One of the most basic exercises when you learn a new programming language is to count the frequency of all the words in a text file. Google has many C# word-counting examples, most of which are rather verbose and/or dubious.
Just how compact and fast can we do this? Behold the magic of Parallel LINQ and regular expressions.Read more
Nearly every developer designing his/her first HTTP 1.1 API makes the mistake of mapping the Create-Read-Update-Delete (CRUD) operations very simplistically to the HTTP verbs Post-Get-Put-Delete respectively. This rather crude approach is likely to confuse the developers building client applications for that API, especially when it comes to the Update and Replace operations. Read more
Whenever you arrive in a new team as a development or delivery manager, or perhaps as a lead developer, it's a good idea to dig into that team's people, culture, and work in some detail. This helps you to understand the team dynamics faster, integrate into the team, and find the one or two critical perspectives that might make a significant improvement in the team's output.
It's good to have a formal structure around the digging, rather than just being a randomizer. What follows is my structure. It's probably far from being the best approach, and isn't even particularly original. But it's been effective for me when working in line-of-business companies, and might be a good starting point for you.Read more
I wanted to see the benefits and drawbacks of moving my Windows service template from its current event-based asynchronous pattern (EAP) with the BackgroundWorker type to the more modern task-based asynchronous pattern (TAP) with async/await. The BackgroundWorker type still has its place, primarily with background operations behind a desktop UI. But there's no UI in a Windows service, so it's potentially an interesting place to explore the switch. Read more
In any line-of-business company, some end-users and senior stakeholders are focused on building and releasing important functionality as fast as possible. For these people, short-term velocity is the key attribute, as long as the software is reliable enough to give the right results at the right times - for given, often unspecified, values of "right". Crudely speaking, the quality of software is defined by the size of their bonus that year. Read more
Somebody asked me what technologies had recently piqued my interest, and in what ways.
I'm usually more focused on solving interesting and/or hard problems, rather than on the technology itself. Without a specific grounding in the business problem, any technology-related changes that you make (for example, introducing NoSQL) will be built on a weak foundation and can be fragile and prone to disintegration.
Having said that, I'm just pushing the question one level down the stack.Read more
Following on from the last simple question, here's another: "What is VAR?" Again, a simple question deserves a (relatively) simple answer, so that's what I've tried to do below.
Let's assume you have a portfolio of shares worth 1M USD. What's the maximum you could lose over the next day or month or year? Without an answer to this question, you can't tell whether the return you're receiving on your portfolio is appropriate compensation for the risk of holding it.Read more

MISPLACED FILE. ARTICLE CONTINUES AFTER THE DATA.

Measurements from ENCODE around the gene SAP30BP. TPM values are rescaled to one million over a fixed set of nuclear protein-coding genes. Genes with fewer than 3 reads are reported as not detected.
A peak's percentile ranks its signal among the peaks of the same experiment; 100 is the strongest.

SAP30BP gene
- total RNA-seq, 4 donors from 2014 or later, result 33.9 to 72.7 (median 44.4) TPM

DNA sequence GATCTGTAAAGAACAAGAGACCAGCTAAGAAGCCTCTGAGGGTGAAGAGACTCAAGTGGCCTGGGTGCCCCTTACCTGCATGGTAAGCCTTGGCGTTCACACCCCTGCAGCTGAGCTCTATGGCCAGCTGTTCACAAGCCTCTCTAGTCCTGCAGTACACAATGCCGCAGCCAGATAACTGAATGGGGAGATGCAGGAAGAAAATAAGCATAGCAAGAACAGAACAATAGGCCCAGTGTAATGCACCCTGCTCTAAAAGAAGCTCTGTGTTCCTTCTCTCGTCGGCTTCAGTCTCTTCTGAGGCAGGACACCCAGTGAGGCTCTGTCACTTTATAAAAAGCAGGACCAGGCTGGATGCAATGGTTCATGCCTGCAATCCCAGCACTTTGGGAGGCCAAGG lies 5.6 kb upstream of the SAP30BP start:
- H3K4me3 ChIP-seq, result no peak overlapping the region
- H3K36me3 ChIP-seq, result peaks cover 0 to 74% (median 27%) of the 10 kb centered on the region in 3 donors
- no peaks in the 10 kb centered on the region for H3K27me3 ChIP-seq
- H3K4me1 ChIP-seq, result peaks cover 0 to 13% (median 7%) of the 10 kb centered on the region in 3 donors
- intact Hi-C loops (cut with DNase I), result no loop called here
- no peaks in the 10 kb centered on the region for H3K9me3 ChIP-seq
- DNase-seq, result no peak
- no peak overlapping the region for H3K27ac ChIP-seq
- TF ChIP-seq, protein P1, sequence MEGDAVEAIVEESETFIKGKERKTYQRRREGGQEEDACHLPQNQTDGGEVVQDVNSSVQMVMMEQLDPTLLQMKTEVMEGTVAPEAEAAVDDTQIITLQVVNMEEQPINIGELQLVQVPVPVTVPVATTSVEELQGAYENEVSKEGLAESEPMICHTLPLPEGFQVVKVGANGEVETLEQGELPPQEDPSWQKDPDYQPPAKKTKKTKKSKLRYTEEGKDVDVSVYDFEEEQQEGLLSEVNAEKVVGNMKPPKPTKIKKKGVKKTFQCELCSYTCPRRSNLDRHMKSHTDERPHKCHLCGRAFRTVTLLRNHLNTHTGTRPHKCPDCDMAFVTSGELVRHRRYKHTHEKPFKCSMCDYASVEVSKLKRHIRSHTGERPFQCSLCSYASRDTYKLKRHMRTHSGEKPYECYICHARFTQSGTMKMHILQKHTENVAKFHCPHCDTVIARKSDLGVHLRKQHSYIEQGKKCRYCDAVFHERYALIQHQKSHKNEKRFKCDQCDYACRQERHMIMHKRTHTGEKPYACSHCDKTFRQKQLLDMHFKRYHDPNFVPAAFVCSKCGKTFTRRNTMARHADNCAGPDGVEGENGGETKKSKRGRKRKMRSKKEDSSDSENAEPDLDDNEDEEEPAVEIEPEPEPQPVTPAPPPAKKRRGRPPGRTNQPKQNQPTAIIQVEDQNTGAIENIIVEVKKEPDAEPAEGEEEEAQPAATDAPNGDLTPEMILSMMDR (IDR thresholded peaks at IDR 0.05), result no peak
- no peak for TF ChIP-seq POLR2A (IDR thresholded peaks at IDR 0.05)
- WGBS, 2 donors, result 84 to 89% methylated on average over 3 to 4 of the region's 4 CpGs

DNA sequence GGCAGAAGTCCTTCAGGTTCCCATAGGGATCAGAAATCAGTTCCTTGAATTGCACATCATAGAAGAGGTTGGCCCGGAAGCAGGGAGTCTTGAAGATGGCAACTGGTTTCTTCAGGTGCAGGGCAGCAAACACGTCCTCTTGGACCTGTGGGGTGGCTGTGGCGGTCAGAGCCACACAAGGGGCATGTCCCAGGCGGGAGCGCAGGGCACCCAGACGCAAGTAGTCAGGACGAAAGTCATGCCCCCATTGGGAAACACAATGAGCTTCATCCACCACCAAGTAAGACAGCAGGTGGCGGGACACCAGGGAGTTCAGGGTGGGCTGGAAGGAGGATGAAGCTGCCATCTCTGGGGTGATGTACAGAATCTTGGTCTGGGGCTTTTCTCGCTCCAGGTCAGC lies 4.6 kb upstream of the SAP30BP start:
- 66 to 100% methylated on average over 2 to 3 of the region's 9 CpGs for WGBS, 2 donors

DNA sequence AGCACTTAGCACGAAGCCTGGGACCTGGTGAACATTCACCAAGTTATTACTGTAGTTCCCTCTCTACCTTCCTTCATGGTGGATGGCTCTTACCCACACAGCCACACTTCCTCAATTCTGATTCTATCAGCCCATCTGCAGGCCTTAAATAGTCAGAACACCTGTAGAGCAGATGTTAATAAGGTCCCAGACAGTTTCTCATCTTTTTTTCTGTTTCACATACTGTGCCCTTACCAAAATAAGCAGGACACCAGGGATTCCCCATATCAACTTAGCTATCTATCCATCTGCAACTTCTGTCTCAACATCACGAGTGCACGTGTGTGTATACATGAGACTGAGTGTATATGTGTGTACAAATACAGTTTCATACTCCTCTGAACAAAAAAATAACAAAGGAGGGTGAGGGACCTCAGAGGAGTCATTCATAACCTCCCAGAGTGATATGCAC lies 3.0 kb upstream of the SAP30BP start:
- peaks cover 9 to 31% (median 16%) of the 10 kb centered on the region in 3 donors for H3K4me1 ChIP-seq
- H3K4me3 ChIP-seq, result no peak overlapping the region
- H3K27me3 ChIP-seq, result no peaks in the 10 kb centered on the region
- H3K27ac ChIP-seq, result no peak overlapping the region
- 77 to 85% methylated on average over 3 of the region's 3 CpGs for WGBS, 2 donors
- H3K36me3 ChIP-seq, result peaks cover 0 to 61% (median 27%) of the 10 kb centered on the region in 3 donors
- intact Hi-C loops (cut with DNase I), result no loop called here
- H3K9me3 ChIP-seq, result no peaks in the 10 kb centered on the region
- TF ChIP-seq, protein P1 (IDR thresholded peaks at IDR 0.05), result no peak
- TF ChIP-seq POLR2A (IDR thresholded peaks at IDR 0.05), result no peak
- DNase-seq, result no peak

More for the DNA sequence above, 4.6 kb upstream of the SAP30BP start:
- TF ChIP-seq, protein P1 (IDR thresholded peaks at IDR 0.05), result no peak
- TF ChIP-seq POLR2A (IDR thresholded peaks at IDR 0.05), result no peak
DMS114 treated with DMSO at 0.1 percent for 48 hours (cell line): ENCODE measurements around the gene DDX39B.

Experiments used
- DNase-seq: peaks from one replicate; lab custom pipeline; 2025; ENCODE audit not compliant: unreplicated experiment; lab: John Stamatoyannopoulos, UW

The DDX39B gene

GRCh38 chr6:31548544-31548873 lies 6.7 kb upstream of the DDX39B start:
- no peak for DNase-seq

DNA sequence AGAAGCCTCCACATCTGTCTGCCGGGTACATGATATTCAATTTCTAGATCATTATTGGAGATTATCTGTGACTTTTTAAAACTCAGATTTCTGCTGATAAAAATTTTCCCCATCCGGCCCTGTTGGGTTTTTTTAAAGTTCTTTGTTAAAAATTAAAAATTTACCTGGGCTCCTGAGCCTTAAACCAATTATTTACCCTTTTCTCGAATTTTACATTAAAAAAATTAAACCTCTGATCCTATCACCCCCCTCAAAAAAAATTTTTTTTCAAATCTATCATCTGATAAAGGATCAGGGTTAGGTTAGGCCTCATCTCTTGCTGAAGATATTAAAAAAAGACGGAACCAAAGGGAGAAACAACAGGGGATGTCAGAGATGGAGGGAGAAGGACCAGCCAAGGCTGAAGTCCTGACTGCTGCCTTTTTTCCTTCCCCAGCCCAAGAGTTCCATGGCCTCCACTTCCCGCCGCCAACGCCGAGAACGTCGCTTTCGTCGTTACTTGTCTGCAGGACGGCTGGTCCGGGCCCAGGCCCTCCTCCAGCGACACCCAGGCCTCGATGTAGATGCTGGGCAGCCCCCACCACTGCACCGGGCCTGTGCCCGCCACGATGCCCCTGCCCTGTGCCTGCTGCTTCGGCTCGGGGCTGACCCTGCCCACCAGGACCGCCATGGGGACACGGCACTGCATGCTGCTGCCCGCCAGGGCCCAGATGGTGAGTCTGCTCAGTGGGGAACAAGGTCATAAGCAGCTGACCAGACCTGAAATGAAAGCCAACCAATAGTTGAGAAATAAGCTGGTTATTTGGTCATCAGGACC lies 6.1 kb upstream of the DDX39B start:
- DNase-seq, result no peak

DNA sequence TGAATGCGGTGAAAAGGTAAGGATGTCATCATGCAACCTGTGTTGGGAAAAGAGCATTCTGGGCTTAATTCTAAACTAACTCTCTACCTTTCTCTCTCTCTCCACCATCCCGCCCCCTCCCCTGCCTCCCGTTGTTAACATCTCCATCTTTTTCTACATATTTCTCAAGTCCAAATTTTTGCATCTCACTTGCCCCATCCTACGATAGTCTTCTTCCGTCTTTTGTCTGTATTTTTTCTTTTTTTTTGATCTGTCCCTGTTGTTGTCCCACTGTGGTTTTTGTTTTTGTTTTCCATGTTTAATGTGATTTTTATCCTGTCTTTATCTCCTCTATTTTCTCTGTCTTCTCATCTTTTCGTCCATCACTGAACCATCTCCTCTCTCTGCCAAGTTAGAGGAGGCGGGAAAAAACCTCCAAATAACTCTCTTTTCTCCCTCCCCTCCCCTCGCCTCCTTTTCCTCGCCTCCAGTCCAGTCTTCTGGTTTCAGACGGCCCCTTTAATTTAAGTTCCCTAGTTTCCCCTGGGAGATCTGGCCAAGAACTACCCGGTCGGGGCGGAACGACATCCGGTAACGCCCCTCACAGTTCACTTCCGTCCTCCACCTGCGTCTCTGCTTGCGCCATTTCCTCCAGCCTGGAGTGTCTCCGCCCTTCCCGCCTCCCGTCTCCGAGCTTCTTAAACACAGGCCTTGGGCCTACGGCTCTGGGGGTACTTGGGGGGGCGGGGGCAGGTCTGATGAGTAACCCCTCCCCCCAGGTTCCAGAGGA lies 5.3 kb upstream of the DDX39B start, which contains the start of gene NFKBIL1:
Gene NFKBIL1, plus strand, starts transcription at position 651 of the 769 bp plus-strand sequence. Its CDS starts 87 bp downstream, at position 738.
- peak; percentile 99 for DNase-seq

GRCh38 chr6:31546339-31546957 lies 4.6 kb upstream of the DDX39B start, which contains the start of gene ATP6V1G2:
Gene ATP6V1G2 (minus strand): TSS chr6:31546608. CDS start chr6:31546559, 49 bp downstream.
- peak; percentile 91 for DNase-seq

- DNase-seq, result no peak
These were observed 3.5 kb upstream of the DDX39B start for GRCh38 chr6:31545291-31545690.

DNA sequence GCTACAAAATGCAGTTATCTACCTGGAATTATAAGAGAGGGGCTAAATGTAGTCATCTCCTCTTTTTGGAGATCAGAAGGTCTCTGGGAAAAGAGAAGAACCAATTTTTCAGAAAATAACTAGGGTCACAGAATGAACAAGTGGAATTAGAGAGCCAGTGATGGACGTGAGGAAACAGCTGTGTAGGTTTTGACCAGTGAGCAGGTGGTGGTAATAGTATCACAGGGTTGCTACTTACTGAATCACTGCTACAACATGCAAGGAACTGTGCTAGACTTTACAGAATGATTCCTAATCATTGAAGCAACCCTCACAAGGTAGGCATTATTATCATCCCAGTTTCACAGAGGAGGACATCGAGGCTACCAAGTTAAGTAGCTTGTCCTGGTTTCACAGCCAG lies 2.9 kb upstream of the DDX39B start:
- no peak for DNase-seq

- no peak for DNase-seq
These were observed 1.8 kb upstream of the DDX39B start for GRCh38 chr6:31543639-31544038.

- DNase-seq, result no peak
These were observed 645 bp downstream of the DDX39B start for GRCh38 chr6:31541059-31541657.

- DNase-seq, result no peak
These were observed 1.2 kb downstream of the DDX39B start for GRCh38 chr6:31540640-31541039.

A software developer asked me a simple question: "What do energy trading companies do?" A simple question deserves a (relatively) simple answer, so that's what I've tried to do below. Read more
Over the years I've had the chance to work on many line-of-business software projects in various roles: developer, project manager, delivery manager, and solution/data/technical architect. This have given me some interesting insights into different flavours of the agile process. Here are some of the lesssons that I've learned. Read more
There's an interesting, if now rather old, programming challenge on the Programming Puzzles & Code Golf StackExchange website. The task is to create the weirdest obfuscated "Hello World!" program using the language of your choice, but with the restriction that you cannot use any strings. Read more
A link dump of some of the better videos I've seen over the past couple of years. Beware, some of these videos are most definitely NSFW because of the language used.Read more
This is part 3 of a 3-part series that discusses a reusable Windows service template designed to:
- Provide all of the service infrastructure, so that the developer can focus primarily on the real work that the service does.
- Create a service infrastructure that starts/restarts, monitors, and logs the worker thread where the service's work is occurring.
- Isolate the service's work from the controlling infrastructure so that any crash is logged properly and doesn't bring down the service.
- Have relatively simple and small code, so that it's easy to understand, maintain, and debug.
- Enable the developer to test and debug the service within Visual Studio.
- Allow the service to install and uninstall itself from the command-line, without the use of InstallUtil.
- Avoid any cross-thread interactions that involve polling or "busy" loops.
- Reduce application-level cross-thread interactions that involve shared memory.
- Log everything that the service is doing, and especially cross-thread interactions.